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Malawi’s risky skies

ENTRY POINT—One of the country’s airports

People travelling into, out of and through Malawi’s airspace might be having their safety compromised following failure by government to establish the Civil Aviation Authority (CAA) whose mandate would be to provide safety oversight and ensure effective air transport, among other obligations.

A source at Kamuzu International Airport (KIA), who chose not to be identified, lamented the absence of the authority, saying there was an incident during the recent African Union Region Five Youth Games that exposed how risky it is to travel by air in Malawi.

The source said in the absence of the CAA, service in the country’s airports is compromised and called on authorities to look beyond the landing and taking off of aircraft.

“During the games, there was an electricity blackout in Lumbadzi and KIA was affected. The generator that powers landing lights had no fuel.

“A plane was delayed because the pilot was told to circle in the air while some civil aviation officers rushed with a jerry can to buy fuel from a nearby trading centre. The plane only landed after the generators were fuelled,” the source said.

It is also on record that safety and security equipment, which includes modern fire engines that were part of a K30 billion European Investment Bank’s programme of aviation safety for Malawi, is barely in operation.

In his State of the Nation Address on May 12 last year, President Lazarus Chakwera announced that Malawi would have a fully-fledged CAA by June, 2022, as a sign of his government’s commitment to improve air transport in the country.

Meanwhile, Chief Air Transport Planning Officer in the Department of Civil Aviation, Michael Mononga, confirmed that Malawi is the only country in the region without an autonomous regulatory authority for air transport.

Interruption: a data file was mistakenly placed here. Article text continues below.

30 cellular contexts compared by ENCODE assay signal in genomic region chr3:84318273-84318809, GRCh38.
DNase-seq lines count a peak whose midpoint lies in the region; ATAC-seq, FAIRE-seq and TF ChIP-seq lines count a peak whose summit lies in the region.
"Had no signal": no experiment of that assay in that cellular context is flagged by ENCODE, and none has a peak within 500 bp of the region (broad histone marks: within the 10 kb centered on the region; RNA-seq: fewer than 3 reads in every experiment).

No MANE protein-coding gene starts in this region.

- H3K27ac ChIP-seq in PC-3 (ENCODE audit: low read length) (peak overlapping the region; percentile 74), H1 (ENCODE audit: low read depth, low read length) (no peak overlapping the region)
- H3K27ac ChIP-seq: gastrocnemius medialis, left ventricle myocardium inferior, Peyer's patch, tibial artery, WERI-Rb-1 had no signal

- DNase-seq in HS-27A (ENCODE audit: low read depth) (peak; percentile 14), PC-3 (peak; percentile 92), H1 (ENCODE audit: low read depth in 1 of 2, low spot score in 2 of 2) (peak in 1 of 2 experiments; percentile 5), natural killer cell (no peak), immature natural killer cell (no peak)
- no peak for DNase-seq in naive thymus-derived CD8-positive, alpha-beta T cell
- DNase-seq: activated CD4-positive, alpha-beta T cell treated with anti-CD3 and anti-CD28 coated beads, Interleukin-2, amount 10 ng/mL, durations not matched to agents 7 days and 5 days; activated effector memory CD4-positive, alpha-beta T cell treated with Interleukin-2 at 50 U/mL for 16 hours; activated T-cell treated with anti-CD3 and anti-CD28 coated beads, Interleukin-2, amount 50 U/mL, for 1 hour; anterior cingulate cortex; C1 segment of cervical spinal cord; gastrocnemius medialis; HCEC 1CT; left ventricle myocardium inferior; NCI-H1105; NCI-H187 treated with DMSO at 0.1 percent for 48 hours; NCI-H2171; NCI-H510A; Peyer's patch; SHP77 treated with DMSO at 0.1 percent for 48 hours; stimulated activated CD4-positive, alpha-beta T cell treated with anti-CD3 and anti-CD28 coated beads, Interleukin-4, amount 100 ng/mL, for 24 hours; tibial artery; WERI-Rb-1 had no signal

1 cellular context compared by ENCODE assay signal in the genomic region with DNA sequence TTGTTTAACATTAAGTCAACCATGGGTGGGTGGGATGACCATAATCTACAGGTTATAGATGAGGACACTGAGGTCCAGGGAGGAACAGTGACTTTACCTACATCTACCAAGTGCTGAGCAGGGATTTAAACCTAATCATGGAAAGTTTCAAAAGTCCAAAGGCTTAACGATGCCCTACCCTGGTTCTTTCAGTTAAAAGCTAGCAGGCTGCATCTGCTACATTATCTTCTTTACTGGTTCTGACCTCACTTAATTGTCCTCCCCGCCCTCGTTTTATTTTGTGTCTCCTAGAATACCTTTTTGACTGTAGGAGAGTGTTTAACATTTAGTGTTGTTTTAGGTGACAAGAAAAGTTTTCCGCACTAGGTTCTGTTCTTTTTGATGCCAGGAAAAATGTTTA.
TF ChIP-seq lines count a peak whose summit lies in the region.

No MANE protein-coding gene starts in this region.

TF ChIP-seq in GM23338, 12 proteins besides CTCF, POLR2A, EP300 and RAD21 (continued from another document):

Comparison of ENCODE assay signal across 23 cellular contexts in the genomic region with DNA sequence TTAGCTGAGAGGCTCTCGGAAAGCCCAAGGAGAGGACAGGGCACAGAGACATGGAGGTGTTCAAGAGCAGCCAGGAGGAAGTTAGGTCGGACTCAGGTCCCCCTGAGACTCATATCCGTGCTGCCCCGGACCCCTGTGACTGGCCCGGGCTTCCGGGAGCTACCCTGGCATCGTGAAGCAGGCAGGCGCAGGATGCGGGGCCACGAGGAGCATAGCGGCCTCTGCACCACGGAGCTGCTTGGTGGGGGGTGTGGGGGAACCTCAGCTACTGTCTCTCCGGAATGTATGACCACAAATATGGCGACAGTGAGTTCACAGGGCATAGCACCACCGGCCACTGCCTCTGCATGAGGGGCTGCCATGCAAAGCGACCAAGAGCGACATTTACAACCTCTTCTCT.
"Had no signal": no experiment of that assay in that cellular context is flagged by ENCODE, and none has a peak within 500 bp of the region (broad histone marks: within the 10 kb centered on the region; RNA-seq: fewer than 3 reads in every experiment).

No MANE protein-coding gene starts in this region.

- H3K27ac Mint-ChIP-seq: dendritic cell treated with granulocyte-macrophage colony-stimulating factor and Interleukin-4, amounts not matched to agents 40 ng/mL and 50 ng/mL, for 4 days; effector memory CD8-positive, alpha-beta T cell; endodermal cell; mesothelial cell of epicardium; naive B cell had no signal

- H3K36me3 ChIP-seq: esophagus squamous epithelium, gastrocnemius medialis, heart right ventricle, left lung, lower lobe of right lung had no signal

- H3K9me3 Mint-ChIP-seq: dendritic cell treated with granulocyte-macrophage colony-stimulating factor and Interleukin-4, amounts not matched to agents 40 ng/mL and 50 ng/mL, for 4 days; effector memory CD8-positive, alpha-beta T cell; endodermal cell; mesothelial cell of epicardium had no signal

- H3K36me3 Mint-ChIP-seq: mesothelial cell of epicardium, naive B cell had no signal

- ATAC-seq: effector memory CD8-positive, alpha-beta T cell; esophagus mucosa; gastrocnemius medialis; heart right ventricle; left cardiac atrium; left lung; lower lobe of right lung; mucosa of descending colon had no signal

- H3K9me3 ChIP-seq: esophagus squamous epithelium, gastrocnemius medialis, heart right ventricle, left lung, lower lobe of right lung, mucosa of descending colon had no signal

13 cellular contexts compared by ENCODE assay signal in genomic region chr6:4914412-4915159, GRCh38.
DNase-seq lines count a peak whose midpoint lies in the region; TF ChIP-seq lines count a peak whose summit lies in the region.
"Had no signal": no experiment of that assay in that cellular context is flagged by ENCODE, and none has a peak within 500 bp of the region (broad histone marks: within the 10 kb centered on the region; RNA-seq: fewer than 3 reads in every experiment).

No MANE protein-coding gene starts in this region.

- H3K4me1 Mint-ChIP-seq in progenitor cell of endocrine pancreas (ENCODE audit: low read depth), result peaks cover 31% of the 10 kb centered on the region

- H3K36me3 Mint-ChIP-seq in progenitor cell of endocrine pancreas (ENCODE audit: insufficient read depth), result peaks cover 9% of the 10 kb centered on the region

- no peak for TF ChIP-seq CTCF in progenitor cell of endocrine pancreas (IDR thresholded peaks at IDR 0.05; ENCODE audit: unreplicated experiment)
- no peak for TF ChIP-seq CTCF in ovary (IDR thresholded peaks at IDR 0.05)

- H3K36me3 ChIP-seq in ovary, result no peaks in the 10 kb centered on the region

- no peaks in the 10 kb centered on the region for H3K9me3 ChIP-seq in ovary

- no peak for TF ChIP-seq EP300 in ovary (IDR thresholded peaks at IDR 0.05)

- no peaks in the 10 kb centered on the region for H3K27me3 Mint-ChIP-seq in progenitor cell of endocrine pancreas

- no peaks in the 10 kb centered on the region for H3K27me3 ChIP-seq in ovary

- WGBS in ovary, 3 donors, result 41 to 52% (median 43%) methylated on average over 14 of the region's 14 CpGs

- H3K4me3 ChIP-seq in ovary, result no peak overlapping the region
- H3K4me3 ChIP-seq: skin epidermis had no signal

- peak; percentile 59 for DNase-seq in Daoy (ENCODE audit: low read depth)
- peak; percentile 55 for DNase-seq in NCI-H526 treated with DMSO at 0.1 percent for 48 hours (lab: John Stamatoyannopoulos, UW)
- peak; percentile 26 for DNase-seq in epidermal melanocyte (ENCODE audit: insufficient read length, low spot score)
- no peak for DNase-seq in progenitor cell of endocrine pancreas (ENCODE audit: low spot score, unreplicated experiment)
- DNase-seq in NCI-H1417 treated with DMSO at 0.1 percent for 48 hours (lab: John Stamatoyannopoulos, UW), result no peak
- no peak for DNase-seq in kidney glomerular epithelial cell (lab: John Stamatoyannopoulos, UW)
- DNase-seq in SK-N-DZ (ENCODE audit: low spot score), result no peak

Mononga said results of a 2009 International Civil Aviation Organisation Universal Safety Oversight Audit conducted on Malawi revealed a high level of lack of effective implementation of 66 percent of the critical elements of an effective safety oversight system.

The percentage is the highest in Africa.

Mononga said the situation speaks to non-compliance with internationally acceptable standards of civil aviation operations.

“This lack of compliance is a deficiency that poses an immediate risk to international civil aviation and is hampering the economic development, trade and investment linked to the air transport sector in Malawi,” he said.

The aviation official added that with the current situation, Malawi is failing in its obligation of ensuring implementation of effective safety oversight as one of the tenets of the Convention on International Civil Aviation to which the country is a signatory.

The convention urges signatory nations to satisfactorily discharge their international obligations and responsibilities in the development and conduct of civil aviation activities in a safe and orderly manner.

Asked on what is delaying the process of establishing the CAA even after the Aviation Bill was passed by Parliament in 2017, Mononga said authorities took longer to constitute the board, which only had three members by 2020 and that it has now fully been constituted and will soon go to work.

“Some background work has been done by the taskforce that is working on the matter. When the board begins to meet, they will set up an action plan and necessary targets. Only then will we be able to say with certainty regarding the dates for full operationalisation of the CAA,” he added.

It is envisaged that the authority, whose director Noel Misanjo was already appointed, would be up and running by the end of 2023.

The National Transport Master Plan of 2017 lists the aviation subsector as one area of major reforms eying its full development through infrastructure upgrades and wooing private sector investment in the country’s 33 airfields, two international airports and five secondary airports.

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